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It Isn't Rocket Science: How Best to Board a Plane
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It Isn't Rocket Science: How Best to Board a Plane

Research News

It Isn't Rocket Science: How Best to Board a Plane

It Isn't Rocket Science: How Best to Board a Plane
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  • <iframe src="https://www.npr.org/player/embed/88196545/88200179" width="100%" height="290" frameborder="0" scrolling="no" title="NPR embedded audio player">
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Passengers board a Southwest Airlines flight at Lindburgh Field Airport in San Diego, Calif.

Passengers board a Southwest Airlines flight at Lindburgh Field Airport in San Diego, Calif., in July 2006. Sandy Huffaker/Getty Images hide caption

toggle caption Sandy Huffaker/Getty Images

Frustrated by how long it takes to board a flight? Join the club.

But the frustration of one traveler, Jason Steffen, has led to a theory for the most efficient way to get passengers onto a plane: The key is creating space in the aisle to allow passengers to stow away luggage in overheard bins.

Steffen's study also yielded another potentially surprising finding: that boarding passengers randomly is significantly faster than the traditional method of simply boarding them from back to front.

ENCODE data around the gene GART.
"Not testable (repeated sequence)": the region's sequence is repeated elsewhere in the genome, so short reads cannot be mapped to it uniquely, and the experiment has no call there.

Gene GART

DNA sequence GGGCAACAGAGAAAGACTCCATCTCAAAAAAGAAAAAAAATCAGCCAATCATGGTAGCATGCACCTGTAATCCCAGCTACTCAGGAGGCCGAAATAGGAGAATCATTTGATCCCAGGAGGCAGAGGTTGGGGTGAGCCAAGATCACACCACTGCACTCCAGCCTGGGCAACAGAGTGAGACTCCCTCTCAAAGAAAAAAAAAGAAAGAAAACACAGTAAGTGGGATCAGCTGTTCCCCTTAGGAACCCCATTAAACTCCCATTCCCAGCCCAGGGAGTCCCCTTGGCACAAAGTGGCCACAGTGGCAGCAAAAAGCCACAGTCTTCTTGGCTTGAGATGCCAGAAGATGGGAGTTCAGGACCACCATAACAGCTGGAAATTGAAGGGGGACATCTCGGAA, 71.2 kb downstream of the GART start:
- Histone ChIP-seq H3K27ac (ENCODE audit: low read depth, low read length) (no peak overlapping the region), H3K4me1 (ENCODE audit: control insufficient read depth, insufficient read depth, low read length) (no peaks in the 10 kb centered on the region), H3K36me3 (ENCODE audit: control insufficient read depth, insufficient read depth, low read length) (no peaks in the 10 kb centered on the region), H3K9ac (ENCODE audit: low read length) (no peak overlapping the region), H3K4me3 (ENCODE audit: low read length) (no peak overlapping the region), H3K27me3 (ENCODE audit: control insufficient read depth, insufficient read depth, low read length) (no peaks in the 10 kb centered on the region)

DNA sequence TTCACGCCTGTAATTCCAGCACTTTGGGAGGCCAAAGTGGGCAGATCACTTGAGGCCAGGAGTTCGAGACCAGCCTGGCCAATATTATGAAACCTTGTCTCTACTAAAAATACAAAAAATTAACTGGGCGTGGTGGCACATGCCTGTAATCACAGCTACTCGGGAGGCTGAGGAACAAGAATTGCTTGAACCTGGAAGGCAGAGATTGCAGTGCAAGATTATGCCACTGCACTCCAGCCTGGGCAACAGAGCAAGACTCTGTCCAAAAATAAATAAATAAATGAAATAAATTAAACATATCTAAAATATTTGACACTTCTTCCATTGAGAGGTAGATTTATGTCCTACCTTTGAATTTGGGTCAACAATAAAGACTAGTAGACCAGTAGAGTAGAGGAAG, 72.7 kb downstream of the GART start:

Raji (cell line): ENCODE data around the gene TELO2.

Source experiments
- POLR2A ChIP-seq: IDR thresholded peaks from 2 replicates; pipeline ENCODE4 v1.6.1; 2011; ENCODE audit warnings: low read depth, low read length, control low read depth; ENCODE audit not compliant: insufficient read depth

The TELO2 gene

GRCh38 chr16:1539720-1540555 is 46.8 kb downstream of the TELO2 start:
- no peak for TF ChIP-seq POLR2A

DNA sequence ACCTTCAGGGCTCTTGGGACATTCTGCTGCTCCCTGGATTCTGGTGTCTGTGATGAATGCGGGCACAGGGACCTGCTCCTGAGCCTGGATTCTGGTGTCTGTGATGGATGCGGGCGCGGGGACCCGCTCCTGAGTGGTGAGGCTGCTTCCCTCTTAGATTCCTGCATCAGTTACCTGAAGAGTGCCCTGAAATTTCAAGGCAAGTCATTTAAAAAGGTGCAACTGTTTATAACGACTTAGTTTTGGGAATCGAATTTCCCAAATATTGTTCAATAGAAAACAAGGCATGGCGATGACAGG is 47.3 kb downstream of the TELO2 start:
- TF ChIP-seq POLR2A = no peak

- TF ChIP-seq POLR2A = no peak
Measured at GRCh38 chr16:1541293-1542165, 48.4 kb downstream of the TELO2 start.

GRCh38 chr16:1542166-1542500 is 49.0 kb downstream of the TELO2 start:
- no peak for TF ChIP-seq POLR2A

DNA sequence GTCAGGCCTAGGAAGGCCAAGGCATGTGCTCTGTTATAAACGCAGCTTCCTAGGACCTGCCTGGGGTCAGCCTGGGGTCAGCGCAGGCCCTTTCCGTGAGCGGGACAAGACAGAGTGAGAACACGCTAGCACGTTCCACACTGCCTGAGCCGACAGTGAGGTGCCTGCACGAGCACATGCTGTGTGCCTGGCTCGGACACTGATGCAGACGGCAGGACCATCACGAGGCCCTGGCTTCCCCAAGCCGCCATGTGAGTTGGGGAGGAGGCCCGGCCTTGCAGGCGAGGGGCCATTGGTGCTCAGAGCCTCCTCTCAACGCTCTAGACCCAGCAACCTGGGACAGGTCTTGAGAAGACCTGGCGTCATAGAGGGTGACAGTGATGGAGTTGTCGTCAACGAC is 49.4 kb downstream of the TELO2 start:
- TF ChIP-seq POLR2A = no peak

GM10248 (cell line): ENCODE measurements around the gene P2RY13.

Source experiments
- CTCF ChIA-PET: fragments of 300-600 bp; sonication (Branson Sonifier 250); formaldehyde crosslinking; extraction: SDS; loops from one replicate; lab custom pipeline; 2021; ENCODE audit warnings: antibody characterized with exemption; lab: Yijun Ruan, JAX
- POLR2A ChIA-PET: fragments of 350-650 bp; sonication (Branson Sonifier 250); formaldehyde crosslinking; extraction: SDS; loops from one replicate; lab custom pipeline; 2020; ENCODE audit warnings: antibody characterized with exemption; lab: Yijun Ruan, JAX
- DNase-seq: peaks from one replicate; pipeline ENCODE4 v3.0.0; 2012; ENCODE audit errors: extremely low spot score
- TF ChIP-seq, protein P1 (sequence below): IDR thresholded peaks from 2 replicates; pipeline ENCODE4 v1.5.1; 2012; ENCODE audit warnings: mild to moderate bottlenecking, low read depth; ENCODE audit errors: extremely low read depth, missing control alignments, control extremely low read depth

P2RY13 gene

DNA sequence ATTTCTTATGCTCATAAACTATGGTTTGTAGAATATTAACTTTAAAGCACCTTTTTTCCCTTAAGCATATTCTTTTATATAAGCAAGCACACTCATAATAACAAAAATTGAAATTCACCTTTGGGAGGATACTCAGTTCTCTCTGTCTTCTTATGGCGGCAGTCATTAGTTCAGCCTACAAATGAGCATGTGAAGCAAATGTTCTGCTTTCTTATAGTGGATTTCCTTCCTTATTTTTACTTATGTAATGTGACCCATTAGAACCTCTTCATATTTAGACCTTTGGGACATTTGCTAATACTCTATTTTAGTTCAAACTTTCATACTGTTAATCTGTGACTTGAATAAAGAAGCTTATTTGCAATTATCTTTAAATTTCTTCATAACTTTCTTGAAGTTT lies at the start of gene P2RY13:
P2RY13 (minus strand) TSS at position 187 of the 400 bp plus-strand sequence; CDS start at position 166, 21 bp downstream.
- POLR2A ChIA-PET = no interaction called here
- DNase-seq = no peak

Steffen, an astrophysicist at the Fermilab Center for Particle Astrophysics outside Chicago, has submitted his paper "Optimal Boarding Method for Airline Passengers" to the Journal of Air Transport Management.

He found that lining up passengers whose seat assignments are two rows apart and boarding them from the back of the plane to the front — then repeating for the other rows — is the most efficient way of getting passengers onto a plane.

At the root of his theory, Steffen says, is his finding that boarding passengers spread apart by two rows allows them enough space to put their luggage away at the same time — and then to sit down at the same time.

He notes that it does improve efficiency if passengers in window seats board before passengers in middle or aisle seats — although the single most important factor remains having multiple passengers putting their bags away at the same time.

Steffen explains to Melissa Block how he used an optimization algorithm to form his conclusions and why, ultimately, limiting the amount of carry-on luggage — though impractical — would be the most efficient way to decrease boarding time.

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